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Social Media Marketing

Heather Gossard (Global) - Going Social? Go Back to Basics

Despite reports of doom and gloom surrounding business growth across the Eurozone, Social Computing or ‘Enterprise 2.0’ is one sector that seems to be booming and is changing business management models significantly – moving businesses increasingly towards instant messaging, social network services, wikis and social bookmarking.

Forrester Research cites that overall, 86% of business technology buyers engage in some kind of social activity for business purposes. In addition, according to a recent McKinsey Global Survey on digital business, 68% said digital marketing and social tools are at least a top ten priority. Businesses have high expectations for social too; with one third anticipating that digital business will ‘increase operating income by more than 10% over the next three years.’ In spite of this, they also report some tough challenges ahead with almost half explaining their organization’s funds are too small to achieve social goals. In addition, many executives fear there is a lack of efficient IT infrastructure to support social initiatives.

As a result, we’re hearing from our partners and customers that there’s more and more confusion about exactly how to integrate this into organizations and executives are often sitting around scratching their heads as to what to do next. The good news is – you don’t have to be labeled a ‘social media expert’ to get started — think about going back to basics when going social.

Remember the manila envelope with the column grid on the front, filled with names as a way of circulating office information? When that envelope hit your desk you opened it, read the note inside, signed or took what you needed from the envelope, crossed your name off the grid and passed it to the next person on the list. That was before the advent of the social enterprise.
But, how can organizations support the functional simplicity of the circulated envelope while embracing enterprise social computing?

Some top tips for going social are:

  • Keep it simple: Rather than confounding employees with complicated flowcharts and diagrams provide them with a tool that’s not overwhelming and is simple to get around. Think back to the envelope - a simple object - no one ever wondered which flap to open.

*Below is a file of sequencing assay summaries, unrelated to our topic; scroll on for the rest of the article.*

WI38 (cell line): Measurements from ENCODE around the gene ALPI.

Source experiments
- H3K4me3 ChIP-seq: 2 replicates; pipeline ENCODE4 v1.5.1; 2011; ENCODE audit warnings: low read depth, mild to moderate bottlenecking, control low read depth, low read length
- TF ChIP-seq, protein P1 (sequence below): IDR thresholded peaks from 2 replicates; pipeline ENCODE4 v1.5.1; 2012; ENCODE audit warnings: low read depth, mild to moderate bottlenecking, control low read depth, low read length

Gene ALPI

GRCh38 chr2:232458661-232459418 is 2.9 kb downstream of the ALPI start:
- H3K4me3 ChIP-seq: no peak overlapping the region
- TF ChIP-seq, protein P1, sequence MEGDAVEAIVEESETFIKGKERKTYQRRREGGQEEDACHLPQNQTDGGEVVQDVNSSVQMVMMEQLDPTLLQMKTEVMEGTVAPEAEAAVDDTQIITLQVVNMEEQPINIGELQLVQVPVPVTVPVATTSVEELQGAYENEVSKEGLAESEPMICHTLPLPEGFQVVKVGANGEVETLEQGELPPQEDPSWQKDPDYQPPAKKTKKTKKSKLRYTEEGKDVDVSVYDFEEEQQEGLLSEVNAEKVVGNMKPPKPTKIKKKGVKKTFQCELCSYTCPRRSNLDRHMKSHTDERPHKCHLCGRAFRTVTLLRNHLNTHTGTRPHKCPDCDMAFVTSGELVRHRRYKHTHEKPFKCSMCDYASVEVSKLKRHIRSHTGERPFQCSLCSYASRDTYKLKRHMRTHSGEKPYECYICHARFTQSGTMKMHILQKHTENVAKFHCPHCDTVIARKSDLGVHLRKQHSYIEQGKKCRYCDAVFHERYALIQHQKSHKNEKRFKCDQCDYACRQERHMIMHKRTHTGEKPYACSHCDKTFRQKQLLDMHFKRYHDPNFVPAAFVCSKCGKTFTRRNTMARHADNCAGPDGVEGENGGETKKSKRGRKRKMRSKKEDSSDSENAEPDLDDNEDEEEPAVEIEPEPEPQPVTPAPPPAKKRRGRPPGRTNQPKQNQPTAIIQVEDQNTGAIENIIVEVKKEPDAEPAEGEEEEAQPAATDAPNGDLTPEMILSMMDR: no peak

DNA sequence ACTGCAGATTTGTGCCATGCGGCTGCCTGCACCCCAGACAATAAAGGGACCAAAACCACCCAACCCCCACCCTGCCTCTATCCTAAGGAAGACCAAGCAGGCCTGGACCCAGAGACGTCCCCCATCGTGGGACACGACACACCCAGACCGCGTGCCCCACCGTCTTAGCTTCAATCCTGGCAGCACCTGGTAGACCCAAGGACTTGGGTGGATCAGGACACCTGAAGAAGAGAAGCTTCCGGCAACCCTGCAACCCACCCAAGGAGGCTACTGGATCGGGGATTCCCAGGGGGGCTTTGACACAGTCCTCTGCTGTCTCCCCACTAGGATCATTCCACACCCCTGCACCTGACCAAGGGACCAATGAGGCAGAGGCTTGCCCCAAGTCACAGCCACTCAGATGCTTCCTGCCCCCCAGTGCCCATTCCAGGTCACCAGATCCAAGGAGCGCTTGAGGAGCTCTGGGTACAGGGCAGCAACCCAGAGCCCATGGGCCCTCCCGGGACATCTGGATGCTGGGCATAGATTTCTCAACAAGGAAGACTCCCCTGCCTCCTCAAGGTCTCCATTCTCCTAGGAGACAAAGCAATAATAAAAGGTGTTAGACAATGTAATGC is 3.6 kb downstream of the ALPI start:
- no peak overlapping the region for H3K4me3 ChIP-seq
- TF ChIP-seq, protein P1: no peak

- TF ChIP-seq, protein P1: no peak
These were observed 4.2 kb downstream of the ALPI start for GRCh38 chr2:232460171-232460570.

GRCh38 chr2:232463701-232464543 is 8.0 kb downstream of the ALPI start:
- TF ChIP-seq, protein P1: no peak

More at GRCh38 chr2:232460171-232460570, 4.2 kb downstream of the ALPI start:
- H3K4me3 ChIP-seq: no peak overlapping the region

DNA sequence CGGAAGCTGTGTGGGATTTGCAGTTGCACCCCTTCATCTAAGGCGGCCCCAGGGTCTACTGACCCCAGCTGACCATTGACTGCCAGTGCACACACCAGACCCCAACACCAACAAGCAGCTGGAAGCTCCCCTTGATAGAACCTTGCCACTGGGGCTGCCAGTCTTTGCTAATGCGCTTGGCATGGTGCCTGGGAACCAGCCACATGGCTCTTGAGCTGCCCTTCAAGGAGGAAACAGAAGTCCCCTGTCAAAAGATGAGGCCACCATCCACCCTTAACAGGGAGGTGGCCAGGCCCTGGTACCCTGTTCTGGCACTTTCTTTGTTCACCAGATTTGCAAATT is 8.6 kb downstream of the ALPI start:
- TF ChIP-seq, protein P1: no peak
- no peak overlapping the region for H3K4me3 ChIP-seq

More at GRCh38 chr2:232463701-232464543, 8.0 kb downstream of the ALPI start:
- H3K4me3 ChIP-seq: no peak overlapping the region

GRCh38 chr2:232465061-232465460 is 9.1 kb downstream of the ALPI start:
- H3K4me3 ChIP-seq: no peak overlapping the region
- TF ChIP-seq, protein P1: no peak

• Have an adoption plan and involve executives: Social is not a ‘Field of Dreams’ story of ‘build it and they will come.’ Help your employees embrace social with a practical approach by heavily involving the management team and teaching them to weave social into the fabric of everyday working life, making sure they post comments online during their working week.

  • Evangelize your story: Let staff know how others in the organization are benefitting from social or how they made the transition from envelope-to-email-to-social so they can participate in and emulate these “a-ha” moments.

  • Make it personal: Make employee needs and ways of working central to the social experience. Drive knowledge sharing to learn best practice. If a project has gone well, the team lead can post up achievements and challenges, publically thanking those involved and encouraging other executives to comment. 

  • Re-think how you communicate: Email isn’t going away any time soon so make sure you reach your users in their inboxes and draw them into the social experience. Know that social communication isn’t one-way; it’s multi-directional. Expect and plan for employee participation then… 

  • Listen to your users: Address their pain points by listening to feedback, find their success stories and support them by providing the tools, content and skills they need. 

  • Build for self-help: Provide some simple employee learning assets and give employees a place to get the help they need from each other. 

  • Recognize the new social establishment: Social effortlessly breaks down informational, departmental, and geographical silos; creates communities for collaboration and enables easy information and expertise discovery. Our brick and mortar pedigrees may not carry as much weight in the social Intranet-sphere. Recognize the new experts in your organization and use their expertise to grow your knowledge base.

By Heather Gossard, Social Business Strategist and Solutions Consultant, NewsGator Technologies

 

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